Swedish photographer Mats Andersson's image titles 'Requiem For An Owl' was the 2016 winner of the Wildlife Photographer of the Year in the black and white section. Every day in early spring, Mats walked in the forest near his home in Bashult, southern Sweden, enjoying the company of a pair of Eurasian pygmy owls – until the night he found one of them lying dead on the forest floor. Pygmy owls, with their distinctive rounded heads, lack of ear tufts, are the smallest owls in Europe, barely 19 centimetres (7½ inches) long, though with large feet that enable them to carry prey almost as big as themselves. They also hunt in the day. Nesting in tree cavities, especially in conifer woodland, they form pair bonds in autumn that last through to spring, sometimes for more than one breeding season. "The owl’s resting posture reflected my sadness for its lost companion," recalls Mats. Preferring to work in black, white – "it conveys the feeling better" – he captured the melancholy of the moment, framing the solitary owl within the bare branches, lit by the first light of dawn. Not long after, he found this owl dead, too, and suspects that it, its mate may have been killed by one of the larger owls in the forest, not for food but because, in the breeding season, it didn’t tolerate other birds of prey in its territory. Mats' equipment includes: Nikon D4 + 300mm f2.8 lens + 2x extender, 1/160 sec at f5.6 , ISO 400. - © Mats Andersson Wildlife Photographer of the Year - Wednesday 19th October 2016 (1 Picture)
Requiem For An Owl
Winner, Black, White
Every Day In Early Spring, Mats Walked In The Forest Near His Home In Bashult, Southern Sweden, Enjoying The Company Of A Pair Of Eurasian Pygmy Owls – Until The Night He Found One Of Them Lying Dead On The Forest Floor. Pygmy Owls, With Their Distinctive Rounded Heads, Lack Of Ear Tufts, Are The Smallest Owls In Europe, Barely 19 Centimetres (7½ Inches) Long, Though With Large Feet That Enable Them To Carry Prey Almost As Big As Themselves. They Also Hunt In The Day. Nesting In Tree Cavities, Especially In Conifer Woodland, They Form Pair Bonds In Autumn That Last Through To Spring, Sometimes For More Than One Breeding Season. ‘the Owl’s Resting Posture Reflected My Sadness For Its Lost Companion, ’ Recalls Mats. Preferring To Work In Black, White – ‘it Conveys The Feeling Better’ – He Captured The Melancholy Of The Moment, Framing The Solitary Owl Within The Bare Branches, Lit By The First Light Of Dawn. Not Long After, He Found This Owl Dead, Too, And Suspects That It, Its Mate May Have Been Killed By One Of The Larger Owls In The Forest, Not For Food But Because, In The Breeding Season, It Didn’t Tolerate Other Birds Of Prey In Its Territory.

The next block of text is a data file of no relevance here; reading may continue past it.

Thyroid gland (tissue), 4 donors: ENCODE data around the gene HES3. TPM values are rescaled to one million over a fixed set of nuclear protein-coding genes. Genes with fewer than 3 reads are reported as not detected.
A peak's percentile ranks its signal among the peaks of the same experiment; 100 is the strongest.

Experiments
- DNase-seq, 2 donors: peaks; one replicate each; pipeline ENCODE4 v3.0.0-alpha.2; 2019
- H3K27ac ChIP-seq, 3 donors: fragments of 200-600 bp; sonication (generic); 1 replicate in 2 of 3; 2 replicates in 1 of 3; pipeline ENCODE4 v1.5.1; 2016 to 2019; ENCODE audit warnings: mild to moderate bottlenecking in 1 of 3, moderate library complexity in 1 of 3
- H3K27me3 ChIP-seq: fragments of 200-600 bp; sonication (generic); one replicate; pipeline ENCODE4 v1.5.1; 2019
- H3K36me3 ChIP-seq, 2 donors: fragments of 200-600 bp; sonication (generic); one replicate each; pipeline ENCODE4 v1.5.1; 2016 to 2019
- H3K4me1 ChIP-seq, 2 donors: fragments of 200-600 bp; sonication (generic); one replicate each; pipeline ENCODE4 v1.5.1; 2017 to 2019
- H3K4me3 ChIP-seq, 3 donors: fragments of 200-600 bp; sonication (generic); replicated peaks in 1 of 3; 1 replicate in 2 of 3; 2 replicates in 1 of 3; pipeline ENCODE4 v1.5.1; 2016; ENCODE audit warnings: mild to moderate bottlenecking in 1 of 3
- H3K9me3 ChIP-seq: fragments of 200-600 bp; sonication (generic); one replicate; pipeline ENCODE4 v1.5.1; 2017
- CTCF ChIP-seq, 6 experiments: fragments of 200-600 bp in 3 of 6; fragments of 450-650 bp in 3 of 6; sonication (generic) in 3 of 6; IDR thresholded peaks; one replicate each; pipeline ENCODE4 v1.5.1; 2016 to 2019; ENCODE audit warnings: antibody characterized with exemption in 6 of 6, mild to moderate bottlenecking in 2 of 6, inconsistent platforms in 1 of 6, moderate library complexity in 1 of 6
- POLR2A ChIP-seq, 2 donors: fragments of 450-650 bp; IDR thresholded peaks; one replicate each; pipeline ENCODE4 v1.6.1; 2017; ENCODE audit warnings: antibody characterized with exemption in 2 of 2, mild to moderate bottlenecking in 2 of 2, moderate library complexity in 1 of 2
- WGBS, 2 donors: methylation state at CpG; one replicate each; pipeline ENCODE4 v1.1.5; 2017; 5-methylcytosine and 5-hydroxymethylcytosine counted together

Nikon D4 + 300mm F2.8 Lens + 2x Extender, 1/160 Sec At F5.6 and Iso 400.
Photo credit: Mats Andersson/Wildlife Photographer of the Year/Supplied by
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